Writer Warren Ellis has a certain style that I’ve grown accustomed to. His tough-talking characters, often prone to swearing, insulting, and the occasional bout of extreme violence, live in a world where weird stuff happens and their cynicism is challenged on a routine basis. He tends to prefer short story arcs that add up to more, and he seems to enjoy casts made up of brilliant misfits.
The Image series Injection seems to continue this pattern.
Set in mostly in Britain, Injection chronicles five people who came together on a simple-sounding project to improve the world and ended up causing even bigger problems. Scientist Maria, mathematician/ethicist Vivek, strategist/secret agent Simeon, computer engineer Brigid, and folklorist/potential cunning man Robin came together to prevent what they saw as boredom. The group was predicting a leveling off of innovation, and as such, they wanted something that would keep the 21st century interesting. What they came up with was a non-biological intelligence they called the Injection. Since then, the Injection has been causing weird stuff around the world, and the five are trying to clean up the mess they caused.
The first trade focuses mostly on Maria and Robin. Maria seems to have suffered a mental breakdown, and her character seems the most changed from the flashbacks where the five put the Injection together. Robin comes from a long line of “cunning men and women,” or an English version of a shaman. He could be some kind of wizard, but didn’t follow that path for some as-yet unstated reason. The Injection seems to be working with a lot of folklore itself, so his general knowledge proves a bit more indispensable, especially since he may be a bit more responsible than the others for the creation of the Injection in the first place.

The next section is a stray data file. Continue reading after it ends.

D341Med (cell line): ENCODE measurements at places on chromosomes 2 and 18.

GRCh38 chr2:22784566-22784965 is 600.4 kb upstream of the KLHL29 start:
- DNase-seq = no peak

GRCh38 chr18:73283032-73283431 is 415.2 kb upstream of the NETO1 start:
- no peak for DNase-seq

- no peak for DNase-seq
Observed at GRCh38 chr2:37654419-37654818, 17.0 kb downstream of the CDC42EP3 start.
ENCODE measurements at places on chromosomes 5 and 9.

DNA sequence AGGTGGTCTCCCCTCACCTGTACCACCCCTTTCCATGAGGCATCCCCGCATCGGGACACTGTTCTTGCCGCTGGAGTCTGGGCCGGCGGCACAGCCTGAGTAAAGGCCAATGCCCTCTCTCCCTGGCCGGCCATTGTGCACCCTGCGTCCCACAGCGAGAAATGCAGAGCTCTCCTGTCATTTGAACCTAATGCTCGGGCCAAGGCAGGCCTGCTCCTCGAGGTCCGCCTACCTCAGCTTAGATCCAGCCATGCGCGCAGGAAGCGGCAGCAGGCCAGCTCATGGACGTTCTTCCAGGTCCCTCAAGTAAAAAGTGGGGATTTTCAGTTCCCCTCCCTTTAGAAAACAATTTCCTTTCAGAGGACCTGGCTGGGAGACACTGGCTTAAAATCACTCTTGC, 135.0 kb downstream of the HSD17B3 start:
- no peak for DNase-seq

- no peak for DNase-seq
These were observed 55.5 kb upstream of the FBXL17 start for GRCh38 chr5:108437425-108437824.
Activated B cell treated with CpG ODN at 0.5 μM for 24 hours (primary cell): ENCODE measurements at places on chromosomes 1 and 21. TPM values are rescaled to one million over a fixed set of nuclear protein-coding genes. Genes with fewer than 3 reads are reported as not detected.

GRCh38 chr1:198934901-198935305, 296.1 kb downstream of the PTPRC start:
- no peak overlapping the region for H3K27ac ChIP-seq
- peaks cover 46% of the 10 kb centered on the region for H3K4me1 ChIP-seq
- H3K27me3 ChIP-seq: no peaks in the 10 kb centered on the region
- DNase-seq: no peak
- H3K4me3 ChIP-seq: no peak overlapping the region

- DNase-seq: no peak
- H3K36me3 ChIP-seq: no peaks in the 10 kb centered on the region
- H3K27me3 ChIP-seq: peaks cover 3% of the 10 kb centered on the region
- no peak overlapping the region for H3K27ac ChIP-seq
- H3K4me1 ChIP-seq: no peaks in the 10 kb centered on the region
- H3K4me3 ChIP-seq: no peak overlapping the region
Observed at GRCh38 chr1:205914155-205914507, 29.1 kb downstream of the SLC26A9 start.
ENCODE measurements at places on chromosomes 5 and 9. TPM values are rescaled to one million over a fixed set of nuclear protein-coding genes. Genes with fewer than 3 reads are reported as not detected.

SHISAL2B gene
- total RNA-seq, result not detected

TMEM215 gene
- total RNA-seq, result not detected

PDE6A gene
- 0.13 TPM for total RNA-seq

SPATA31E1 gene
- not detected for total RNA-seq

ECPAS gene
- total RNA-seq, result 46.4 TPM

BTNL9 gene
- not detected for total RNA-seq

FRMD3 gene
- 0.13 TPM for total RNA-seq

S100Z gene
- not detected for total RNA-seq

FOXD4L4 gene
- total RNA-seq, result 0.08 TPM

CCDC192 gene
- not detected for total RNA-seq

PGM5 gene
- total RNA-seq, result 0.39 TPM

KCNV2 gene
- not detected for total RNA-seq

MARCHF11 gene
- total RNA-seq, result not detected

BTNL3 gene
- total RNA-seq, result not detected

Ellis is joined by artist Declan Shalvey on this, and the two work well together. That said, as much as this first trade was good, it did remind me a bit of other Ellis projects, most particularly Planetary and to a lesser extent Global Frequency with the characters discovering the weird but working separately. Each of the five has different skills that come into play during the course of the initial trade to one degree or another, though much of Ellis’ signature style of meshing high-minded science and philosophy into a more pulp story doesn’t set it out as well from his usual body of work. Eight out of ten pixie attacks.